Series: The Lone City, #1
Release Date: September 2, 2014
Genres: Fantasy, Romance, YA
Source: Received in exchange for review
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The Jewel means wealth. The Jewel means beauty. The Jewel means royalty. But for girls like Violet, the Jewel means servitude. Not just any kind of servitude. Violet, born and raised in the Marsh, has been trained as a surrogate for the royalty—because in the Jewel the only thing more important than opulence is offspring.
Purchased at the surrogacy auction by the Duchess of the Lake and greeted with a slap to the face, Violet (now known only as #197) quickly learns of the brutal truths that lie beneath the Jewel’s glittering facade: the cruelty, backstabbing, and hidden violence that have become the royal way of life.
Violet must accept the ugly realities of her existence... and try to stay alive. But then a forbidden romance erupts between Violet and a handsome gentleman hired as a companion to the Duchess’s petulant niece. Though his presence makes life in the Jewel a bit brighter, the consequences of their illicit relationship will cost them both more than they bargained for.
Amy Ewing’s The Jewel had such a beautiful cover and such an intruiging synopsis. Yes, it reminded me of The Selection. I think it reminded everyone of The Selection. To me that means I went in with not much hope for a quality book, but with expectations of a fun and quick story. I’m sad to say that despite my low expectations, I didn’t enjoy The Jewel.
The Jewel had so much potential. I think that’s what disappointed me most. It really has an intruiging plot: girls with special abilities (called the Auguries) being auctioned off to the highest royal bidder. They’re then being used as slaves of very special kind… But what exactly their ‘job’ entails I consider a spoiler. Let’s just say it wasn’t pretty and I was really interested in this world and what these girls had to go through.
Unfortunately, I felt this potential wasn’t tapped in to. The way the twists were revealed felt dry and boring to me, and I didn’t care for the characters at all. That may also have been the reason the unveiling of the twists felt boring: I just didn’t care. The main reason I didn’t care for our main character is because she didn’t have any personality. Yes, she defied the Duchess sometimes, but mostly she just stays silent in a corner, making me feel that she has no more personality than a dishcloth. Of course, our main character is “special”. She has purple eyes, which she was named after (“Violet”). She had very high potential (she was #197 on a list of 200, with 200 being the highest). She’s the first person in decades to get a perfect score on her third Augury test. People constantly tell her how much potential and power she had. I’m sorry, am I sensing a case of Special Snowflake Syndrome?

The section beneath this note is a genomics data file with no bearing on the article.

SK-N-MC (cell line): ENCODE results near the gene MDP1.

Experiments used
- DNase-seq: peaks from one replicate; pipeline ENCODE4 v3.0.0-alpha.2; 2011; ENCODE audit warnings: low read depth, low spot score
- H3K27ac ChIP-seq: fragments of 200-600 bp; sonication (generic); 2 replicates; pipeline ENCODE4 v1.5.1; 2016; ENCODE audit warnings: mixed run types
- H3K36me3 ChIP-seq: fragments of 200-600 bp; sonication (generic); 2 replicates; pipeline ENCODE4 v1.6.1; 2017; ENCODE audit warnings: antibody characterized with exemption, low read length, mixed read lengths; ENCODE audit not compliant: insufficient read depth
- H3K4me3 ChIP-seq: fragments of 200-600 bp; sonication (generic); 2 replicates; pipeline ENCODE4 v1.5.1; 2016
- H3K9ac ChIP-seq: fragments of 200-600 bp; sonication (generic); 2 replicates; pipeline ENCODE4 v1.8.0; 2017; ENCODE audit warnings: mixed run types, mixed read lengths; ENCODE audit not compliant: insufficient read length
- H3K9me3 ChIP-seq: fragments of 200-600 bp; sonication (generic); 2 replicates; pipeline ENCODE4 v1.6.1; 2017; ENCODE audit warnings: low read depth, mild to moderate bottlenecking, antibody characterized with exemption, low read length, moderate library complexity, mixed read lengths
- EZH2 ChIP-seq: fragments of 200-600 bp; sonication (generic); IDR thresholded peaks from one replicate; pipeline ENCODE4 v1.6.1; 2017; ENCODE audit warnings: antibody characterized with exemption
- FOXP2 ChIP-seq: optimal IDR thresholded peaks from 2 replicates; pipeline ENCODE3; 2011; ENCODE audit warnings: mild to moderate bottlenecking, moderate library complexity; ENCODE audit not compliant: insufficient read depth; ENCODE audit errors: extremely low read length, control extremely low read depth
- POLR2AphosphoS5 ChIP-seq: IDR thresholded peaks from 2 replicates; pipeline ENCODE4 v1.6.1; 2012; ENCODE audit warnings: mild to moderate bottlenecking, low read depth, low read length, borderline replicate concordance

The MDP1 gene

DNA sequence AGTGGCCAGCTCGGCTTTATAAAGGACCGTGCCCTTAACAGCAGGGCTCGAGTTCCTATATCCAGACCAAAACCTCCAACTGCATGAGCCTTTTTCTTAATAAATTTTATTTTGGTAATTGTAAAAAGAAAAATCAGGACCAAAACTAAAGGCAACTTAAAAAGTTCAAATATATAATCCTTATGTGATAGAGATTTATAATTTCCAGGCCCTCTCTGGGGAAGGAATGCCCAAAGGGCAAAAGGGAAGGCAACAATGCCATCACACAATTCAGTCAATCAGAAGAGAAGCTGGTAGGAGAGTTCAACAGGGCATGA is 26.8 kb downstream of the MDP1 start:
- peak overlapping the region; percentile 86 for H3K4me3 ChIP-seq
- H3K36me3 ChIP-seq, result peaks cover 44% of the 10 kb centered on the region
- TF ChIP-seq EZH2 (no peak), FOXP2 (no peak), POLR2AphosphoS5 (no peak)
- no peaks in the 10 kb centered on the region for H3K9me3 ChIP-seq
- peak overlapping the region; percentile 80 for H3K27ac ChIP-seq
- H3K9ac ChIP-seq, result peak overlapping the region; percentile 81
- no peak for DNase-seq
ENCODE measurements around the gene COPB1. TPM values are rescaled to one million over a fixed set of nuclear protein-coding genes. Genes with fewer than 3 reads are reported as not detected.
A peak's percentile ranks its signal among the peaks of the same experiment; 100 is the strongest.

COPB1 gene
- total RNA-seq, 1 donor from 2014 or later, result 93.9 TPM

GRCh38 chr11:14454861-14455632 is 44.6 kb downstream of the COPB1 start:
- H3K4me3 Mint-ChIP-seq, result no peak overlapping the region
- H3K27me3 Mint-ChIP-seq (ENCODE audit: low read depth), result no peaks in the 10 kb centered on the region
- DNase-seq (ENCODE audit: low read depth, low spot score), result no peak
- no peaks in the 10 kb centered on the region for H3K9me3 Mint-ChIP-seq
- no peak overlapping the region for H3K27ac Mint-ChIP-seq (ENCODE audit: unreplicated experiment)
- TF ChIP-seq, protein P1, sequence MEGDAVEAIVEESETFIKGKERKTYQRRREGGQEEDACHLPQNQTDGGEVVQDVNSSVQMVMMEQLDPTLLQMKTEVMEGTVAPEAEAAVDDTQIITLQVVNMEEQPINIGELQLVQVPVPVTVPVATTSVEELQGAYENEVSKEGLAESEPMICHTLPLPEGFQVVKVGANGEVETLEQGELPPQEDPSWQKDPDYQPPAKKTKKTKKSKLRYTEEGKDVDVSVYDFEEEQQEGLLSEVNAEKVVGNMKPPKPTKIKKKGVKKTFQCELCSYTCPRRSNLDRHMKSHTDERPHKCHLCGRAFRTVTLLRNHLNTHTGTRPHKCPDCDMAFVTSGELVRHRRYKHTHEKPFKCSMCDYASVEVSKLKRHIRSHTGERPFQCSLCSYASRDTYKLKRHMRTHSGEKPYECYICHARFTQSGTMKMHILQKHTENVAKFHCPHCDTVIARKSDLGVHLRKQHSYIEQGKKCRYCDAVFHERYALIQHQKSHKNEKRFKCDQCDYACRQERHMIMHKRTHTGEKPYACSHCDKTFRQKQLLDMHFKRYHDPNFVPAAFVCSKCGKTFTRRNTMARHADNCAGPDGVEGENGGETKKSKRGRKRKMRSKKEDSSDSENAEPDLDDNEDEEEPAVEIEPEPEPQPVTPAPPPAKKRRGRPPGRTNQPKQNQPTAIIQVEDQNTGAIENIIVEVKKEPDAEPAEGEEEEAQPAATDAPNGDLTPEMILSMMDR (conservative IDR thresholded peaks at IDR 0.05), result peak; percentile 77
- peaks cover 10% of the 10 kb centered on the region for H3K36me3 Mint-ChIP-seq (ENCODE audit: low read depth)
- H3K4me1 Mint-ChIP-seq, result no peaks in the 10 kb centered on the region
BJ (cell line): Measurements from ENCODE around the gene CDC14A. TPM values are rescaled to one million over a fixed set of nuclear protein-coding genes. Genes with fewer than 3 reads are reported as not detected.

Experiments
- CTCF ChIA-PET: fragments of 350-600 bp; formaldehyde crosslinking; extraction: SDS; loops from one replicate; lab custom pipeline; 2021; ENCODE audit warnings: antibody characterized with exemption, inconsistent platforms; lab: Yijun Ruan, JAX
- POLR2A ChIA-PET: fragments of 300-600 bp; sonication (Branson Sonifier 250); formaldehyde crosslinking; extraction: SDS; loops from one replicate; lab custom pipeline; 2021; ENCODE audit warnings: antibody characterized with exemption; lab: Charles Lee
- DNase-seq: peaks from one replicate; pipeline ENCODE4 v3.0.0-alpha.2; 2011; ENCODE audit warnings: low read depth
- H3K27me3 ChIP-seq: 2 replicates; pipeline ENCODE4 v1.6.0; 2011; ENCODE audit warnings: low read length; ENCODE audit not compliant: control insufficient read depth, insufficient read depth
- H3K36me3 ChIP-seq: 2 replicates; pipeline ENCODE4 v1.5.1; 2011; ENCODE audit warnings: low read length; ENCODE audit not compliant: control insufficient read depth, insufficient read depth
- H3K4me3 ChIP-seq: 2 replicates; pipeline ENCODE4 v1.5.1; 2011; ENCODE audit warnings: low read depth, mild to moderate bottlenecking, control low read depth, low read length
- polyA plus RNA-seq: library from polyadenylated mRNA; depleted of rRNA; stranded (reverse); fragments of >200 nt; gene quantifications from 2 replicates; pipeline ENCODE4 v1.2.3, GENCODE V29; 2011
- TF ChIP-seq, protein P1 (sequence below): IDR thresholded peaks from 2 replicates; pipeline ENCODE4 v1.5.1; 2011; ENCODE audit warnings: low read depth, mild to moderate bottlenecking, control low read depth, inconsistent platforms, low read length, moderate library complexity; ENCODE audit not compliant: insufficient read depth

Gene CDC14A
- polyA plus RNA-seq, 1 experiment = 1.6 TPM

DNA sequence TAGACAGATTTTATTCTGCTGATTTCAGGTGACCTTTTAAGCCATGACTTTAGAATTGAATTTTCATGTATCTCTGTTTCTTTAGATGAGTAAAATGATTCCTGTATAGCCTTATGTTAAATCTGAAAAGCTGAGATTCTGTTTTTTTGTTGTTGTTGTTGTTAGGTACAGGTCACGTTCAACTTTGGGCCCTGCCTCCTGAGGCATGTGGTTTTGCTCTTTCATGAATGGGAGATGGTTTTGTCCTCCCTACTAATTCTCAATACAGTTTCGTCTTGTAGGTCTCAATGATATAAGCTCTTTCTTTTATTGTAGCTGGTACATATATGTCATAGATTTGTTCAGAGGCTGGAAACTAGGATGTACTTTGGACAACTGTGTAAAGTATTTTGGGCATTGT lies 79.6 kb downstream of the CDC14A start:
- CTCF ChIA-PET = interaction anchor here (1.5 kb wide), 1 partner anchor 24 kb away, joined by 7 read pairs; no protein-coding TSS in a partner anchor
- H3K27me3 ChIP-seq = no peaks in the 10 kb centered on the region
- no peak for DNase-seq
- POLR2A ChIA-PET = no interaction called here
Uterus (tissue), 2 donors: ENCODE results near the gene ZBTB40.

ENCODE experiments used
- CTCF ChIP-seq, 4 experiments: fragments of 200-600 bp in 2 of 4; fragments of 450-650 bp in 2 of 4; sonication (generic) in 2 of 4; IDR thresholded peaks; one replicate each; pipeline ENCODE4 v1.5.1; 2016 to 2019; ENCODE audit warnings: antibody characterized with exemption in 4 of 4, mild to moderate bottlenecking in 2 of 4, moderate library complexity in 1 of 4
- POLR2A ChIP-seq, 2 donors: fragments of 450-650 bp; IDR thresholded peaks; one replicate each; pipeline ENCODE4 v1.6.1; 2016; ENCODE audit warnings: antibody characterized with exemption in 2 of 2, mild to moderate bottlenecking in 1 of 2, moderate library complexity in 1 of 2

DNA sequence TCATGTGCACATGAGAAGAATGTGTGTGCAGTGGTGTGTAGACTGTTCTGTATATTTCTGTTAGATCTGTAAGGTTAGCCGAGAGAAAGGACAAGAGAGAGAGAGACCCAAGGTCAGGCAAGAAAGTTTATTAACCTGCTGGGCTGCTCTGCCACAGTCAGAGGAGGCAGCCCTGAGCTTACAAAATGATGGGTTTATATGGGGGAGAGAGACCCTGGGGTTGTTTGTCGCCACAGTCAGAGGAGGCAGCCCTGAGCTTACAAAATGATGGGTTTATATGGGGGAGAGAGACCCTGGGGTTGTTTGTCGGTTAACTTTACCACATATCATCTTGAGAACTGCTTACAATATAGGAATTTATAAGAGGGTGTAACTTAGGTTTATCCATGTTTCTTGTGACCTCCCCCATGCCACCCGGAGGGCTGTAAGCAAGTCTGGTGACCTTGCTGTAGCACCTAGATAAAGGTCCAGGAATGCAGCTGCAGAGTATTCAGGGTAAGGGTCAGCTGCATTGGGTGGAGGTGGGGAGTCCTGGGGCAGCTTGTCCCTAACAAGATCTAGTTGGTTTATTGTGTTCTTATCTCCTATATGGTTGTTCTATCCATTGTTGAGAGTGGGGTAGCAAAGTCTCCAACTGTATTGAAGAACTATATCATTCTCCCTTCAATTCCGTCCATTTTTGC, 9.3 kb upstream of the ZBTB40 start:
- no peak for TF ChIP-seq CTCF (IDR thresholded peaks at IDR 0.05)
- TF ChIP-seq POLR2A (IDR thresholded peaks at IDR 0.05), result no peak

And while our main character is so very powerful and special, all the other women are portrayed as useless. Let me count the ways women were portrayed. All the women in power (aka the Duchesses) were portrayed as evil. They were either really rude to their surrogates, or planning some extremely awful things. There was not a single women in a position of power that was made out to be ‘good’. Then, there are the other surrogates. First, there’s Lily, who is looked down upon by Violet because she likes gossip and such. Then, there are the other powerful surrogates (#190 – #200), whom all end up being broken in spirit or dead. Lastly, there’s one woman (the Duchess’ niece) in a position of arguable power, not broken in spirit or anything. Except… she’s made out to be the antagonist and looked down upon by all other women in the book. That’s right. There’s not a single woman in this book, except for our protagonist, that is portrayed in a favourable way. There you go. What a great message to send out.
Then, of course, there is the romance. I have to admit I was enjoying this book… right up until the love interest shows up. Because this is what happens: the main character and love interest have one conversation, about their passion for music, after which the MC gets to witness that entire conversation played out again between the love interest and the Duchess’ niece. After that, she literally does not stop thinking about this incredibly handsome man, who “sees her for what she is” and seems to look at her, instead of through her. Hurray: we find one person who actually seems to notice Violet, and of course that means he’s her true love. Right?
And in case you’re wondering: yes, there is instant love abound. Though their romance is “forbidden” and they might get severly punsihed or killed if they’re found out, they just can’t seem to stay away from each other after two conversations. Suddenly, they’re kissing and saying stuff like this:
“Violet, if you had webbed feet and a third eye, I’d still want to be with you.”
Never mind the fact that he literally knows nothing about her aside from her love for music. And the fact that he’s constantly telling Violet how pretty she is. Hmm. And, of course, not long after:
“I think I love you.”
Let me repeat: after two conversations. And some kisses. Are you kidding me? You don’t even know each other! How can you love each other then? This romance and I just did not get along, and it really ruined the book for me. Because after she meets her love interest, she’s literally just “oh, LI, LI, LI, oh yeah, important plans, but LI! Look at his handsomeness.” *headdesk*
I really, really wanted to enjoy this one. I went in expecting something fun and fluffy, but I just found myself annoyed by it all. Despite the really intruiging plot (which could have been executed better), I just really didn’t like the romance, any of the characters, or the way women were portrayed. I’m really disappointed.
~Thank you HarperTeen for sending me a review copy~
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